Now while I’ve let go of my atheist leanings and speak longingly of spiritual experiences I am still an existentialist. I’ve always been one even before I knew the word or had the literary tradition I needed. In my youthful angst I loved Sartre, but it was often Nikos Kazantzakis that helped me deal with my weird duality of giddy nihilism and religious imagination. Even as an ardent atheist my language was often the poetry of religion. I’m a religious existentialist to be sure, maybe even a little bit of a religious nihilist. I love absurdity so these kinds of incongruities don’t bother me.

Albert Camus instead of Jesus ended up becoming my personal savior. I doubt we really need a personal savior, but Camus was mine and his essay the Myth of Sisyphus saved my life. A Rabbi friend of mine once described Camus to me as an atheist in search of redemption. I paraphrase her poorly here, because I don’t remember the exact quote. This is a perfect description of my quest to create a meaningful life in a seemingly random and meaningless world. You should write that down on a notecard.

Read in the days while I was considering suicide the first line naturally caught my attention.

“There is but one truly serious philosophical problem and that is suicide. Judging whether life is or is not worth living amounts to answering the fundamental question of philosophy. All the rest — whether or not the world has three dimensions, whether the mind has nine or twelve categories — comes afterwards. These are games.”

Spoiler alert: Camus advocates for life. So do I. Sisyphus woke me up to the possibility of existing for the sake that I already existed and to find purpose and meaning even though life appeared to me a grand theater of the absurd. It is Camus’s novels and essays that I return to frequently in this stage of my life and, oddly enough, the work of the great New Age Charlatan, Carlos Castaneda. I’m not sure an odder pairing of literature (I use the term loosely with Castaneda) is possible. The audacity of Castaneda and his shrewd blending of Zen with his knowledge of the lore of ethnobotanicals is quite lucid even as it is beguiling. I also find it quite fun that many people were taken in by it. Still there is something to learn.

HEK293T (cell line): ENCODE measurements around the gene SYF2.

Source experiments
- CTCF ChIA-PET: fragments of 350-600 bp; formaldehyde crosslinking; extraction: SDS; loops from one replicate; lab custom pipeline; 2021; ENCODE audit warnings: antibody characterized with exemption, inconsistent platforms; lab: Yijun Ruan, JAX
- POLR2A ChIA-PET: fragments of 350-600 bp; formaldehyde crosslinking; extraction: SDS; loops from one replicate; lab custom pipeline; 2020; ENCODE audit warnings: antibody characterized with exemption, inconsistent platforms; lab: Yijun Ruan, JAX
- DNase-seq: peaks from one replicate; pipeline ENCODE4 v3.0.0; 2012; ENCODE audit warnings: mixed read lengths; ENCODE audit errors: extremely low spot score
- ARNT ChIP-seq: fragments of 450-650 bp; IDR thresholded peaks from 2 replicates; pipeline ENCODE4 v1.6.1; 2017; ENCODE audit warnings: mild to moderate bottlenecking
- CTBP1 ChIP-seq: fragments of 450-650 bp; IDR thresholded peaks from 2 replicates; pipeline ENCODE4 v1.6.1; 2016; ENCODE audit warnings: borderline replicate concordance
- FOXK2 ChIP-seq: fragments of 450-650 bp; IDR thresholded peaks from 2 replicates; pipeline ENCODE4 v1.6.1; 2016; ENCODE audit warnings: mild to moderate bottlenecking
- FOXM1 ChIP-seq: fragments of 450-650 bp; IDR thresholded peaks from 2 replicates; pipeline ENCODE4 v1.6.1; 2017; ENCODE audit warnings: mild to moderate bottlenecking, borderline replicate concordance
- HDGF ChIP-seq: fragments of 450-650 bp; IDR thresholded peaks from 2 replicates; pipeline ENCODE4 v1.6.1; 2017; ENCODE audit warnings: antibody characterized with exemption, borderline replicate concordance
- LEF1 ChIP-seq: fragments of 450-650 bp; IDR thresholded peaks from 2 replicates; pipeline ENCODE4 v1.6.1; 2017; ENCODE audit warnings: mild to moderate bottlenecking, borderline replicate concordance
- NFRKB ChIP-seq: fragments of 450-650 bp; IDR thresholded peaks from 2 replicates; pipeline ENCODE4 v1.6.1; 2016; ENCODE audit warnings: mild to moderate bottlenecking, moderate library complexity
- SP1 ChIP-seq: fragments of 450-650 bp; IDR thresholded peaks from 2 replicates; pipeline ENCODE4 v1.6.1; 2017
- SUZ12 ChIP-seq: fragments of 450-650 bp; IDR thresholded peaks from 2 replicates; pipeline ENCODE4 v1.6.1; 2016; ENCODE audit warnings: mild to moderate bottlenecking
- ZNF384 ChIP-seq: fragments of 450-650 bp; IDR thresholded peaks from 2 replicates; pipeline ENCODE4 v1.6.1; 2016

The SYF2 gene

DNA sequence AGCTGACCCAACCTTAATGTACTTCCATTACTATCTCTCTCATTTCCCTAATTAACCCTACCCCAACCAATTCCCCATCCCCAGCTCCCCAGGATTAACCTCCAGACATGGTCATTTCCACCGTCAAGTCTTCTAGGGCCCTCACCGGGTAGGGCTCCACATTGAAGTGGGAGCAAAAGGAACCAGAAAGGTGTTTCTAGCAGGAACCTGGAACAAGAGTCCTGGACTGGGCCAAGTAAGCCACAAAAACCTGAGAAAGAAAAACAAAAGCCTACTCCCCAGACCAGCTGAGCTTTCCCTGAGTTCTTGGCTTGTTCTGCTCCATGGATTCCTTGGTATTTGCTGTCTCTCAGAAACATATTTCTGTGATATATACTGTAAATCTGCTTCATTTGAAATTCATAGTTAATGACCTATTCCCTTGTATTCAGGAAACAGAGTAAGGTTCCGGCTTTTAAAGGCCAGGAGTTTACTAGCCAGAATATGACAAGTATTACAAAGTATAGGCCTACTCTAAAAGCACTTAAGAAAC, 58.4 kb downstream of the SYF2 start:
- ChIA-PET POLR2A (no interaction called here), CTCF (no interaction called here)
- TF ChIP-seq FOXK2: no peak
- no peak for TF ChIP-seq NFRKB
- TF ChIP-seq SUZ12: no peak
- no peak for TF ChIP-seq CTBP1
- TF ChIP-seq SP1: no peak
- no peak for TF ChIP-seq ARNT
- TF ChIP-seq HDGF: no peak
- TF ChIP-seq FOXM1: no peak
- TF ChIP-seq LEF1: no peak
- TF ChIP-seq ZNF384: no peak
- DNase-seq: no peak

Juan Matus tells Carlos that we live in a weird world and we must take responsibility for living in a weird world. That approach seems compatible with Camus even as the other New Age silliness of Carlos and don Juan does not. I’m often amazed how the Charlatans and tricksters — Coyote, Loki, Our Lady of Lourdes and Gospa (The Blessed Virgin at Međugorje) become surer roads to enlightenment than those teachers and agencies we find more trustworthy.

At fifty I still can’t shake my youthful notion of life as a theater of the absurd. These days, I’ve discovered that I can consciously choose the roles I want to play. And play them I do. That is taking responsibility for my place in this weird place and time. Daily I struggle, but I no longer have the crashes in my structure of personal meaning. I can pray, sing hymns or bliss out in some weird form of noetic meditation and appreciate those experiences for what they are. My personal philosophy is inchoate and appropriates all kinds of incompatible symbols and ideas from other places. That’s okay with me.

Let me be as absurd as I need to be.

If life is a joke than I want to be the punchline.

It is my boulder that I’m rolling up the hill and not yours.